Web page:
Places to visit on one tank of gas: Lighthouses near Wilmington

They have helped ships navigate the treacherous waters off the North Carolina coast for centuries and even though GPS and other modern navigational aids now play a more crucial role in marine life, these famous lighthouses still serve as iconic symbols of America’s past.

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Tours of Oak Island Lighthouse are offered year round. (Photo courtesy D.T. Raleigh)
Tours of Oak Island Lighthouse are offered year round. (Photo courtesy of D.T. Raleigh)

Editor’s note: No need for a plane ticket. Put that passport away. This story is part of a series that features regional attractions outside of the Wilmington area that can be driven to with less than one tank of gas. Buckle up and hit the road.

Oak Island Lighthouse
From Wilmington:
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The Oak Island Lighthouse, constructed in 1957, is located at the mouth of the Cape Fear River to help ships navigate Frying Pan Shoals. It can be seen over 16 miles away. It features four 2.5 million candlepower aerobeacon lenses which produce four, one-second bursts of light every 10 seconds. In February 2002, it became a news item when the adjoining United States Coast Guard (USCG) Station caught fire, and while the station burned to the ground, the lighthouse suffered no damage.
Tour information: Tours to the second level, which are 12 steps up to a solid concrete floor, are only offered during the summer months on Wednesdays and Saturdays from 10 a.m.- 2 p.m. No reservations required. Visitors must be at least 7 years old to climb to the second level due to government requirements. Tours to the top, which are up 131 steps to an outside balcony, are offered year round in the mornings with at least two weeks advanced notice for a reservation and four weeks notice in June, July and August. Click here for more information.

Old Baldy Lighthouse is the oldest lighthouse still standing in North Carolina. (Photo courtesy Jim Dollar)
Old Baldy is the oldest lighthouse still standing in North Carolina. (Photo courtesy of Jim Dollar)

Old Baldy Lighthouse
From Wilmington:
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Bald Head Lighthouse, constructed in 1817, and known as Old Baldy, is the oldest lighthouse still standing in North Carolina. It is the second of three lighthouses that have been built on Bald Head Island since the 18th century to help guide ships past the dangerous shoals at the mouth of the Cape Fear River. The octagonal brick tower is coated with stucco and stands 110 feet high, the exterior was originally whitewashed, and it was equipped with an array of 15 lamps and reflectors.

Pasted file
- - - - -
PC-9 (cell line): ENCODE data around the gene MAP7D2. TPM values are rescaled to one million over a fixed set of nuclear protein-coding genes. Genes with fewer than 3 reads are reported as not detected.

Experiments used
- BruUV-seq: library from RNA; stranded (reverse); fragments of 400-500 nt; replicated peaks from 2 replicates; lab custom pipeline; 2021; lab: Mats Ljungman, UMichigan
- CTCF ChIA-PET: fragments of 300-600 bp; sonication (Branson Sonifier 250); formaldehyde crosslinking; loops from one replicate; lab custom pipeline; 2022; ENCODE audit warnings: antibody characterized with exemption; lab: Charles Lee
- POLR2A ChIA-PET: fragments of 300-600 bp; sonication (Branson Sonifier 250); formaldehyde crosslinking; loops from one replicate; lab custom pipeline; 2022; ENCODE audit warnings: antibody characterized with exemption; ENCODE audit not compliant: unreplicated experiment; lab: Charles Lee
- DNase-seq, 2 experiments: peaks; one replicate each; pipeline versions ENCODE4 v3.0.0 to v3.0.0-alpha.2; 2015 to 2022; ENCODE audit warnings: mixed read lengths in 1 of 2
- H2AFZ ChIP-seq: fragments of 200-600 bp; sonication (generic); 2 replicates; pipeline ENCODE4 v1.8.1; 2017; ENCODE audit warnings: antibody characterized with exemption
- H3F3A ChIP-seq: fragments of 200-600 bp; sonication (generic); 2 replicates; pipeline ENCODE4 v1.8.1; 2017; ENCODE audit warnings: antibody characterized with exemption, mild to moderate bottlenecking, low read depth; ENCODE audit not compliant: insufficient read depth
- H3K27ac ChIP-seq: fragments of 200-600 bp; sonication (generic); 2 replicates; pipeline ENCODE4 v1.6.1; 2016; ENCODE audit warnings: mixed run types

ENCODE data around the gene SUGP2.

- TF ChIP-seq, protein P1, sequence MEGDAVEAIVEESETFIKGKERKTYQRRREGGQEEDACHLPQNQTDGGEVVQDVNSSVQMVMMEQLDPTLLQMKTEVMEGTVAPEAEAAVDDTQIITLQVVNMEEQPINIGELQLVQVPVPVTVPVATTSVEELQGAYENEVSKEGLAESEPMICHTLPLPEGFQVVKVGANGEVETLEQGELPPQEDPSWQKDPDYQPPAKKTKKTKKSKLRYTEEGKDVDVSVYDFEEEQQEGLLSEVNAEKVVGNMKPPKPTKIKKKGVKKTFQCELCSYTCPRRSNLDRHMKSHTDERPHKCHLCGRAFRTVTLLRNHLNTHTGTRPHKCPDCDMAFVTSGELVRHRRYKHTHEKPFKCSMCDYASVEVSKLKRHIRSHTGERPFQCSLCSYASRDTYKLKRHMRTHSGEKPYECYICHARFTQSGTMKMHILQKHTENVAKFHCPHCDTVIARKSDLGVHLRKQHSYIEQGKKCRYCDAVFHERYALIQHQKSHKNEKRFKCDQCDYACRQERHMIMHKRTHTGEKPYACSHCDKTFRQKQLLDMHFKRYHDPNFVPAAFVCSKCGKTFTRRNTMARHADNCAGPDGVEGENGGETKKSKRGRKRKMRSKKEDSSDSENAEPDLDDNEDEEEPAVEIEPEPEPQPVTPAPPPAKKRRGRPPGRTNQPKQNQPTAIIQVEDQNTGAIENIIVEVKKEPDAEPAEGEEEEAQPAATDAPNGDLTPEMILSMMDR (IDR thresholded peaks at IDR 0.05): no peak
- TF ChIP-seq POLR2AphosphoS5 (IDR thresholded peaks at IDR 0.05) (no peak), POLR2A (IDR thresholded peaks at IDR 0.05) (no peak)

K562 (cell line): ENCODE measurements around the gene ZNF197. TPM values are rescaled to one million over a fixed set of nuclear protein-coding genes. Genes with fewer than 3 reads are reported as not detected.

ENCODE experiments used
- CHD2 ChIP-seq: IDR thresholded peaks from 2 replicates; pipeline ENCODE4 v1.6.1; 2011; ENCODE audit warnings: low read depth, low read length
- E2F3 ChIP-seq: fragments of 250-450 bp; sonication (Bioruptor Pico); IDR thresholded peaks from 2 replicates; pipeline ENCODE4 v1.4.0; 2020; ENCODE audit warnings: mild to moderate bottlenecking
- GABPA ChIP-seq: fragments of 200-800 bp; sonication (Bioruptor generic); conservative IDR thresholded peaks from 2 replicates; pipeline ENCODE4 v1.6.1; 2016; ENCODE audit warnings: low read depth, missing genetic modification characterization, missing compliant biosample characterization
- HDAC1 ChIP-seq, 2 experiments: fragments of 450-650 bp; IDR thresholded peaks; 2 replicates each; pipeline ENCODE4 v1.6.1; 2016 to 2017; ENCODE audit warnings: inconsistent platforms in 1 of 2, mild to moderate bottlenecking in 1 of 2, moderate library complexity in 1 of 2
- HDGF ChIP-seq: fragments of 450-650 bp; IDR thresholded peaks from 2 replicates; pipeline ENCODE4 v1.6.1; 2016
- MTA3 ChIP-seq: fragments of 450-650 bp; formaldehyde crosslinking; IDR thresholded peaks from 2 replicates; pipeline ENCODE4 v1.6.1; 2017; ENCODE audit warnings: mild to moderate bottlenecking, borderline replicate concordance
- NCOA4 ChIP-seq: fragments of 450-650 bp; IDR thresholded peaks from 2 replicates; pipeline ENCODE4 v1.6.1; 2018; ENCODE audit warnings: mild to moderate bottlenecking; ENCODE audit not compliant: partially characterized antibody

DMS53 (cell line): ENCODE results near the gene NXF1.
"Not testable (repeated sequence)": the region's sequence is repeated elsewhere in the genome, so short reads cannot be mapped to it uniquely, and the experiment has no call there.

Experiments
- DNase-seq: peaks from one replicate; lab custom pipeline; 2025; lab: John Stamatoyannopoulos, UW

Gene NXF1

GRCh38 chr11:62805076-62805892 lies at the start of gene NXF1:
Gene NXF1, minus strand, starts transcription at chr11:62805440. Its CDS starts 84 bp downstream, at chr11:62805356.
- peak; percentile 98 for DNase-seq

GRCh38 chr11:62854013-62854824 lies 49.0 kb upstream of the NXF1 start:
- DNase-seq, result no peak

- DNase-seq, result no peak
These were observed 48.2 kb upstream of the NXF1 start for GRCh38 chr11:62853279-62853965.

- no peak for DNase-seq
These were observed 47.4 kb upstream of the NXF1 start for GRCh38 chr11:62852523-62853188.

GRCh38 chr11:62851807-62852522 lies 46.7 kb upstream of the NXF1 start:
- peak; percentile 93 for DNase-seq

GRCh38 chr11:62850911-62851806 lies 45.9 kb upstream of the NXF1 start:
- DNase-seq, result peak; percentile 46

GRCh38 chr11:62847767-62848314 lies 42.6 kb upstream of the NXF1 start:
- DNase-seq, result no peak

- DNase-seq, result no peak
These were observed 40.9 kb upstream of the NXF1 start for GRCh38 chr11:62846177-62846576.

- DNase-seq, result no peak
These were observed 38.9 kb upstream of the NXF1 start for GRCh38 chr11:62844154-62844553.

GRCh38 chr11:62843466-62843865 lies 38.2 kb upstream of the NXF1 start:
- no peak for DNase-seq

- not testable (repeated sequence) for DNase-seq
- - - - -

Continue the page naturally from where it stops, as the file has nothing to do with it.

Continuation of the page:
Tour information: The lighthouse will be closed for repairs until May 1, 2017. Bald Head Island is accessible only by ferry or private boat. No cars are allowed on the island. Old Baldy is a five-minute walk from the ferry landing. Head inside the Keeper’s Cottage to purchase tickets for self-guided tours of the museum and North Carolina’s oldest lighthouse. Admission is $6 for adults 13 and up and $3 for youth ages 3 to 12. Under 3 is free. Click here for more information.

Cape Lookout Lighthouse flashes every 15 seconds. (Photo courtesy Jim Dollar)
Cape Lookout Lighthouse flashes every 15 seconds. (Photo courtesy of Jim Dollar)

Cape Lookout Lighthouse
From Wilmington:
Click here for driving directions
The Cape Lookout Lighthouse, constructed in 1859, is a 163-foot high lighthouse located on the Southern Outer Banks of North Carolina. It flashes every 15 seconds and is visible at least 12 miles out to sea and up to 19 miles. On May 20, 1861, North Carolina joined the Confederacy and all of the lenses were removed from the coastal lighthouses and navigational beacons to prevent Union forces from using the lights to navigate the coast. In 1873, the lighthouse was painted in its distinctive black and white diagonal checkerboard, or diamond, pattern.
Tour information: Open for climbing from the third week in May to the third weekend in September. Self-guiding tours of up to 10 people will begin every 15 minutes during the hours of operation. Tours are only available from Tuesday through Saturday and admission ranges from $4 for youth to $8 for adults. Click here for more information.

Roanoke River Lighthouse was originally located on screw-pilings in the Albemarle Sound. (Photo courtesy VisitDenton.com)
Roanoke River Lighthouse was originally located in the Albemarle Sound. (Photo courtesy of VisitDenton.com)

1886 Roanoke River Lighthouse
From Wilmington:
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The Roanoke River Lighthouse, which was in commission from 1887 until 1941, sits in its permanent location overlooking Edenton Bay. The lighthouse was originally located on screw-pilings in the Albemarle Sound marking the entrance to the Roanoke River near Plymouth. The lighthouse is believed to be the last extant example in the United States of a square frame building built for a screw-pile base. Each piling was literally screwed into the river or sound bottom so they would not pull out in heavy storms.
Tour information: The lighthouse is open daily from 10 a.m.- 4 p.m. Admission is $3.50 for adults, $1.75 for youth ages 3-12, and free for children 2 and under but must be accompanied by an adult). To schedule a group tour or an event at the lighthouse, contact Historic Edenton State Historic Site by email. Click here for more information.

For more information or to have your recent trip highlighted in our new travel section, please email travel editor Aaron Gray at aaron@localvoicemedia.com

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